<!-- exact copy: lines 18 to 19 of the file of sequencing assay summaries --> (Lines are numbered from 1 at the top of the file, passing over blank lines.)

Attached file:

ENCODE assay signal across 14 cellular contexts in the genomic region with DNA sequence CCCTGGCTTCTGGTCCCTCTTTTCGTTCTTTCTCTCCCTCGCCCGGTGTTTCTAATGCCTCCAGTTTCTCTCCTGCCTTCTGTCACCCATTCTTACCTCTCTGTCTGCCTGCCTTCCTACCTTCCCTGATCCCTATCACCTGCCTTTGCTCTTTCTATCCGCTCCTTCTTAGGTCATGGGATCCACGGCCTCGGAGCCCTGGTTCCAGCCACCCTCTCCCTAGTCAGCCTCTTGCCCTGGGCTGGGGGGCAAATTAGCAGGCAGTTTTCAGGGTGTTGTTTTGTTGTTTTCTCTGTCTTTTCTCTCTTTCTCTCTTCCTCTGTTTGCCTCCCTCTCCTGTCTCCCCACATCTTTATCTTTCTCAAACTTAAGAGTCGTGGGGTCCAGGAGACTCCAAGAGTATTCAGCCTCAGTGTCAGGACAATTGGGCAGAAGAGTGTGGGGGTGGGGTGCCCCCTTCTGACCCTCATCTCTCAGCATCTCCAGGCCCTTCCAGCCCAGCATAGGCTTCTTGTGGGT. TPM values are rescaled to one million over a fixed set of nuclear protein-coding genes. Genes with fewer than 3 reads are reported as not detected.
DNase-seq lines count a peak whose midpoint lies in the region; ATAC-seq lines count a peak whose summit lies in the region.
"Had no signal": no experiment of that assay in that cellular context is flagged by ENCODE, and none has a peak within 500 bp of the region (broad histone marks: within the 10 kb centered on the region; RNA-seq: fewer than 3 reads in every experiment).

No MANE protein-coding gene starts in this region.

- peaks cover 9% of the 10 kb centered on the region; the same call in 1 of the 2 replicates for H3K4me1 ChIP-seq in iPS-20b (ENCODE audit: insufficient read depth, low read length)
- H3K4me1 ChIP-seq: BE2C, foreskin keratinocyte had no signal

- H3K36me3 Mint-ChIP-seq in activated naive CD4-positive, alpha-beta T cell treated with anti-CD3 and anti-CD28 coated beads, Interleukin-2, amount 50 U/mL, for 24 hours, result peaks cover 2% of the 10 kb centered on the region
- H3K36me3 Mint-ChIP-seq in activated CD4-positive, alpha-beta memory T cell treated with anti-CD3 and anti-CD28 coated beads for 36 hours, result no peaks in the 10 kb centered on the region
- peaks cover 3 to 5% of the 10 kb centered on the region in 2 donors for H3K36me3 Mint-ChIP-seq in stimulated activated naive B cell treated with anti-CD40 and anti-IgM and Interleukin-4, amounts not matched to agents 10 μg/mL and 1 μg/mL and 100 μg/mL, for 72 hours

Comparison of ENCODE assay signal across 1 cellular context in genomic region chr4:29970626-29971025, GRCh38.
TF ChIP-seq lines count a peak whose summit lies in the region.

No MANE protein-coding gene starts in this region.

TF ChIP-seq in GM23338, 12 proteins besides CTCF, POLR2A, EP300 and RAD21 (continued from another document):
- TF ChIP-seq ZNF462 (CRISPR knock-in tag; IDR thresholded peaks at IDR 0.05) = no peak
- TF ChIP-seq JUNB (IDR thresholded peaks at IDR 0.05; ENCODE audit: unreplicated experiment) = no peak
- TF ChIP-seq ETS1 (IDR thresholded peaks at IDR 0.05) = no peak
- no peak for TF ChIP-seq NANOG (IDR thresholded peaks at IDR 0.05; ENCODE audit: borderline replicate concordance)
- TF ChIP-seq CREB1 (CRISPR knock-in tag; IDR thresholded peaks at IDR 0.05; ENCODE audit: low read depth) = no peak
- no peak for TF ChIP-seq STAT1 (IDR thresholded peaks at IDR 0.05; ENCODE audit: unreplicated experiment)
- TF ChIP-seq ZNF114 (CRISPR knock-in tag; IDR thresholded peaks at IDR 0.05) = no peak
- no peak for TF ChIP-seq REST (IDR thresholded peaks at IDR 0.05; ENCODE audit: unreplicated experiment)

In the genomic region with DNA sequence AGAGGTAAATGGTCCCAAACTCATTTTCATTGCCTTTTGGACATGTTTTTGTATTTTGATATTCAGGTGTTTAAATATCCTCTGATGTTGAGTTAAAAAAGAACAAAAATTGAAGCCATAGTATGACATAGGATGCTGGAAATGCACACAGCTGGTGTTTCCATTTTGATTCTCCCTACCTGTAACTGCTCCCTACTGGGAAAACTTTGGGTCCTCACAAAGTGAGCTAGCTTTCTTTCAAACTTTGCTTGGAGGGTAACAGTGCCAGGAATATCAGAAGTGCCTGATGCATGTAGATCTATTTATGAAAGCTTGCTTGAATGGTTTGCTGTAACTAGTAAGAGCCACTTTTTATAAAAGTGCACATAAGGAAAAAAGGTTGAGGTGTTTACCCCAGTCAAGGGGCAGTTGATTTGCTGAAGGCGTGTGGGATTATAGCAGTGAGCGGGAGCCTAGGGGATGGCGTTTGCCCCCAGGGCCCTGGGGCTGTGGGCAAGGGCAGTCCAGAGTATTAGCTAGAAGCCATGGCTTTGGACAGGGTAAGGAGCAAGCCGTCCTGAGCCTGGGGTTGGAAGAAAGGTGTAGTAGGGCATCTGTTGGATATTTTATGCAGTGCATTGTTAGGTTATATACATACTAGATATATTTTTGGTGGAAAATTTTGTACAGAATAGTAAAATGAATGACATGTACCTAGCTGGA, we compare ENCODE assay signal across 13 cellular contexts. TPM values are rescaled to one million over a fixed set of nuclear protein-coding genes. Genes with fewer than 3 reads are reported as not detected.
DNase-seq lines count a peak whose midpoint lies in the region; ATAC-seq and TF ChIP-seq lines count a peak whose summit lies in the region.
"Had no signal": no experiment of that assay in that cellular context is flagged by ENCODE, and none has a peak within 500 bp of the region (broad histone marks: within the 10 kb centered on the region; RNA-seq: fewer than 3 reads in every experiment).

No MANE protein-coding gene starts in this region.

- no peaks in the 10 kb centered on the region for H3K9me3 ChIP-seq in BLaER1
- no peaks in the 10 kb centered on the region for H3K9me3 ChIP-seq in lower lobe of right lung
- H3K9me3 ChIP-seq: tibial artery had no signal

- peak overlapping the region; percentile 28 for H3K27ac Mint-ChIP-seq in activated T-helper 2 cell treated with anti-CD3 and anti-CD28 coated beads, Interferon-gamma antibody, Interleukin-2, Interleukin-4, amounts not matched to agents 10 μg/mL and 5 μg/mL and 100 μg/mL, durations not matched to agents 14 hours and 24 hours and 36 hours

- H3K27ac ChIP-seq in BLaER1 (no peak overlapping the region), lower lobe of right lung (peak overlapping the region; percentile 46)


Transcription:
- TF ChIP-seq CREB1 (CRISPR knock-in tag; IDR thresholded peaks at IDR 0.05; ENCODE audit: low read depth) = no peak
- no peak for TF ChIP-seq STAT1 (IDR thresholded peaks at IDR 0.05; ENCODE audit: unreplicated experiment)